It is appropriate that Chicago, where the fight for the 8-hour day began so dramatically at Haymarket Square 120 years ago, is the site of this year’s Coalition of Black Trade Unionists convention.

Chicago is also the city where Black meatpackers, who had been systematically excluded from white unions, unionized under the CIO in the 1930s, and signed up many thousands of members. The all-white craft unions were floundering under attack from the bosses. The Black workers together with many Poles, Mexicans and Lithuanians founded the United Packinghouse Workers Union, electing many African Americans to leadership. They began unified, multiracial collective bargaining for the first time. This was of enormous benefit to the entire working class.

The Packinghouse union was among the first to respond to the lynching of Emmett Till. The union not only helped to buy groceries for the family but also organized an anti-lynching speaking tour for Emmett’s mother, Mamie. The Till fightback ignited the modern civil rights movement. This movement ushered in democratic rights that benefit all working-class people.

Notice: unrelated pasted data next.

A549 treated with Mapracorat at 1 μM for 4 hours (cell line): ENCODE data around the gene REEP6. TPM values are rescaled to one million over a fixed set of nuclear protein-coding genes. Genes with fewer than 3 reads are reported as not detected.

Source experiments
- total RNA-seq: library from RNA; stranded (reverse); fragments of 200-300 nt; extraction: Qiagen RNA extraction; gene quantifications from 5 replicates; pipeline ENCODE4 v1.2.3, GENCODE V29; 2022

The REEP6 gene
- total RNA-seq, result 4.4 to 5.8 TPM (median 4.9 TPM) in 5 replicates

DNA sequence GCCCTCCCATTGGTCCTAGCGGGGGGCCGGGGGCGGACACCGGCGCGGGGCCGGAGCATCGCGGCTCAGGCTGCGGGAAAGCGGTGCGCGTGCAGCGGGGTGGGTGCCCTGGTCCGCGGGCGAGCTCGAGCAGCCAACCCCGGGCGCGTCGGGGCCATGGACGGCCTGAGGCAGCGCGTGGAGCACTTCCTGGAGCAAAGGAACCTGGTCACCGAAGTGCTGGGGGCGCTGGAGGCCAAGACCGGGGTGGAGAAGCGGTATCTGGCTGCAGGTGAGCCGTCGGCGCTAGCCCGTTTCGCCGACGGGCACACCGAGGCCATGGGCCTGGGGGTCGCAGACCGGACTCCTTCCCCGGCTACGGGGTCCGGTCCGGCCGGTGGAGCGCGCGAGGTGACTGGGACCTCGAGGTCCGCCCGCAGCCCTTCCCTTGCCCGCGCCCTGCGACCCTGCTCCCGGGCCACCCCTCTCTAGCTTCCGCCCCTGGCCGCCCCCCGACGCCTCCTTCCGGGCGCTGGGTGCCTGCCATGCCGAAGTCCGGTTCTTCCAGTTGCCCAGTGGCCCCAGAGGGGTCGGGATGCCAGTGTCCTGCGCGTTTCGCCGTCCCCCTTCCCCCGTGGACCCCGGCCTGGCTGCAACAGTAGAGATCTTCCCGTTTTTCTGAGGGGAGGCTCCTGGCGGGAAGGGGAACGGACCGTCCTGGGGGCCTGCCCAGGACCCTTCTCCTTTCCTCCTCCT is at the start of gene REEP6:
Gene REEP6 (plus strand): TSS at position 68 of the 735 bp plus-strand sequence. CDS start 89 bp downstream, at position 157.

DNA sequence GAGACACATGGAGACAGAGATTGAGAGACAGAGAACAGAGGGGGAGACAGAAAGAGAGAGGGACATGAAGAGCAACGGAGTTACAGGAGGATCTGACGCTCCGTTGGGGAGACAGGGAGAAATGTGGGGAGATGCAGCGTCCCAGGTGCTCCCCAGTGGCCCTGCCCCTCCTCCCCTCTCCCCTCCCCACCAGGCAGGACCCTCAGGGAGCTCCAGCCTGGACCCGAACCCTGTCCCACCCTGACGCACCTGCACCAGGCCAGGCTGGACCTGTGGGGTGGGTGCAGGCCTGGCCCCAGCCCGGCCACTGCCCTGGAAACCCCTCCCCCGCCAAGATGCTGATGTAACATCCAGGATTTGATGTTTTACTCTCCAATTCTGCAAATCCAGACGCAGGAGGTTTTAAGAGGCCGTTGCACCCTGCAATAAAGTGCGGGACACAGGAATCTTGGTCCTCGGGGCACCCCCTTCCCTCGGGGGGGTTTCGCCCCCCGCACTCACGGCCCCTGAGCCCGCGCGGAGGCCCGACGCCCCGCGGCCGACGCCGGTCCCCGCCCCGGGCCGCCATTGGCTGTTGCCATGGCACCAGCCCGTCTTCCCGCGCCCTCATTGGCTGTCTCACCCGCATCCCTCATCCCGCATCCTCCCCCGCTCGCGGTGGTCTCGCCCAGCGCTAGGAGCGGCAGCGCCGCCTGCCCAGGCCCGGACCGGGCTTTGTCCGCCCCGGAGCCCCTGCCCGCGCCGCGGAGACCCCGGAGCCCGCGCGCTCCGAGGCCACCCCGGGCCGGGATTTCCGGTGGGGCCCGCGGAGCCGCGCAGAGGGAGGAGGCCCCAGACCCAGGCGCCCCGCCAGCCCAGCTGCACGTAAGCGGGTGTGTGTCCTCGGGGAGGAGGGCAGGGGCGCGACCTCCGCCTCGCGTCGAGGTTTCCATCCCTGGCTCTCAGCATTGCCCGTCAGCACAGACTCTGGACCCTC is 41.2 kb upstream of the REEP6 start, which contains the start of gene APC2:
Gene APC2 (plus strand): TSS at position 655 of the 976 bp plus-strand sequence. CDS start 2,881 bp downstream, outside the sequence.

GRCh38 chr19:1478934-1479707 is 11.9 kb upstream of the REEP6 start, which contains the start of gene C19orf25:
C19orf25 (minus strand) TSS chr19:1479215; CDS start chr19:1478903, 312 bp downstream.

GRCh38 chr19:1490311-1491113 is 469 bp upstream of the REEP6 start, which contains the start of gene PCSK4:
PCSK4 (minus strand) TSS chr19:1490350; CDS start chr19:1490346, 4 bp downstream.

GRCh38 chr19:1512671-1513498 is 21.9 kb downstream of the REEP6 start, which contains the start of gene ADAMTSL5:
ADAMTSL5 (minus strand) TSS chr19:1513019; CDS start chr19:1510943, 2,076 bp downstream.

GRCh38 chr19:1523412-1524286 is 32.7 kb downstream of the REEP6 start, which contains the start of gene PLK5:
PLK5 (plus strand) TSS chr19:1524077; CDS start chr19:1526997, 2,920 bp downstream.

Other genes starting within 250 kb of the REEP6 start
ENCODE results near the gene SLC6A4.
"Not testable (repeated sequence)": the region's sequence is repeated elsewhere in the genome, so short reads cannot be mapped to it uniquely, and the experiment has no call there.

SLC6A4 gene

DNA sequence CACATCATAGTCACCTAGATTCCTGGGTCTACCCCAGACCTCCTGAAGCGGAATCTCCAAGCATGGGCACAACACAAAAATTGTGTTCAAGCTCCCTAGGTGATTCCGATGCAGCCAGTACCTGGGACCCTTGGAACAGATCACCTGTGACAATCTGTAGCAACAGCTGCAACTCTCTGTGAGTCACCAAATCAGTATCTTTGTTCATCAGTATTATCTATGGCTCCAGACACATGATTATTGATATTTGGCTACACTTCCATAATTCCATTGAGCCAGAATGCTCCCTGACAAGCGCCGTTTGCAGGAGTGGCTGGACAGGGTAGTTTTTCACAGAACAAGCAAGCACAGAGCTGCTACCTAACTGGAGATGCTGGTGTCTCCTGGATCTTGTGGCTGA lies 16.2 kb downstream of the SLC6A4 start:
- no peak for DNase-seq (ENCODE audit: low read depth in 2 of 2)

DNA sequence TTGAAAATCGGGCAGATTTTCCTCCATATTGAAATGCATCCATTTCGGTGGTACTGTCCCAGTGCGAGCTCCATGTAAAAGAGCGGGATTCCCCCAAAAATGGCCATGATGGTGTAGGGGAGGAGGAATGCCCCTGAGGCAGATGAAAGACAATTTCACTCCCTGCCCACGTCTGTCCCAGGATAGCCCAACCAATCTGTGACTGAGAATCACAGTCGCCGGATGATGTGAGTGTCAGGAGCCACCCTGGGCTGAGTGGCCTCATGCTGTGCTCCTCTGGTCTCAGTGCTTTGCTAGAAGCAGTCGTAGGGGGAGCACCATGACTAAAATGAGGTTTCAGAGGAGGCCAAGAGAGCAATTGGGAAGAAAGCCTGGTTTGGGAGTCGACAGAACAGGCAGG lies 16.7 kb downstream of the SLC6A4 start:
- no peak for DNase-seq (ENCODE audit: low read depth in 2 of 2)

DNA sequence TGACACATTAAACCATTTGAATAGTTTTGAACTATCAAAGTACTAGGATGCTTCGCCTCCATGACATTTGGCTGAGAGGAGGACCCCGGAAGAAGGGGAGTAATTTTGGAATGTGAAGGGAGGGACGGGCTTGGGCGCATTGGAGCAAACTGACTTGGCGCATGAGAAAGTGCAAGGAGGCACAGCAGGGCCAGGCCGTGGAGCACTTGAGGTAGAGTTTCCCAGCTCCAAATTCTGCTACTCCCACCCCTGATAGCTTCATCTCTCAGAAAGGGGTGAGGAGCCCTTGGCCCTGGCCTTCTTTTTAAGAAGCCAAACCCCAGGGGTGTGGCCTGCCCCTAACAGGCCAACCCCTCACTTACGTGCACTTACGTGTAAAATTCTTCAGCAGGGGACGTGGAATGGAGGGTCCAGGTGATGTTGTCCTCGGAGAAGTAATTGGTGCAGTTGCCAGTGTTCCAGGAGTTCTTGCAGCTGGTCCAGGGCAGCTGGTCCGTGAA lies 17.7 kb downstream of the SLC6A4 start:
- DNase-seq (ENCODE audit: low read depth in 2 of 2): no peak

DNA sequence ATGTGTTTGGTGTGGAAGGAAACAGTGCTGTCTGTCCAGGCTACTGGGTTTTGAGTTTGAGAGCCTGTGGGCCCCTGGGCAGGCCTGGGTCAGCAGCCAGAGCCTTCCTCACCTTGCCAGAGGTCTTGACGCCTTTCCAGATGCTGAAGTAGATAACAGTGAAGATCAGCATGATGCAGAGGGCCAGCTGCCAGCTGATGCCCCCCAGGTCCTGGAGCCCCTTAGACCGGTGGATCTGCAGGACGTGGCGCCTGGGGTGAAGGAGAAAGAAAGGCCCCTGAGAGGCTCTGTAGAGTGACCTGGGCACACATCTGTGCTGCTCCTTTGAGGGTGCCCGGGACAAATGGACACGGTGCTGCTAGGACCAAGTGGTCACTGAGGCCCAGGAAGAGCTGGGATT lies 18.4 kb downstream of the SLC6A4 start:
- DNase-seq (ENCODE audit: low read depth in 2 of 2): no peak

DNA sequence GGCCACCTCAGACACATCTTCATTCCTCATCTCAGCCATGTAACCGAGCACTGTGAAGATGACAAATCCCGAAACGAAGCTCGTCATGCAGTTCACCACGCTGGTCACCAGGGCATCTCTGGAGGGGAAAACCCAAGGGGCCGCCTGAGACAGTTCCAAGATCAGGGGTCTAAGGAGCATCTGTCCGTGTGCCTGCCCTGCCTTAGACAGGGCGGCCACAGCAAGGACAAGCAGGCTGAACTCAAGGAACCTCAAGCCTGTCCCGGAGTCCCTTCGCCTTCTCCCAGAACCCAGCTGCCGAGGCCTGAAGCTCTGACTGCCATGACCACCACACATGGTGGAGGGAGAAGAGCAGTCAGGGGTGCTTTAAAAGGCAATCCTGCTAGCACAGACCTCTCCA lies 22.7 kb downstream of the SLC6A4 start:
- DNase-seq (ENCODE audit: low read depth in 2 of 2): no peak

It also led to the 1983 election of Charles Hayes, former Packinghouse (United Food and Commercial Workers) union vice president, to Congress. Hayes filled the seat vacated by Harold Washington when he was elected Chicago’s first Black mayor.

Washington’s election drew on many from the civil rights and labor movements, along with younger Mexican American and progressive white activists, and overwhelming support in the African America community, fed-up with the racist and “business as usual” politics of the Daley machine.

This year, the labor, civil rights and immigrant rights movements joined hands in Chicago’s city elections, and as a result helped elect, among others, five new African American women, four of them from union backgrounds, now sit on the City Council. A living wage for Wal-Mart and other Big Box retail workers was a key issue.

The united struggle of labor and the African American people has propelled all working families and communities forward.

Today the CBTU gathers in Chicago with the announced goal of dismantling the corporate and Bush agenda. CBTU is an essential component in reversing this agenda and forging a new civil rights revolution.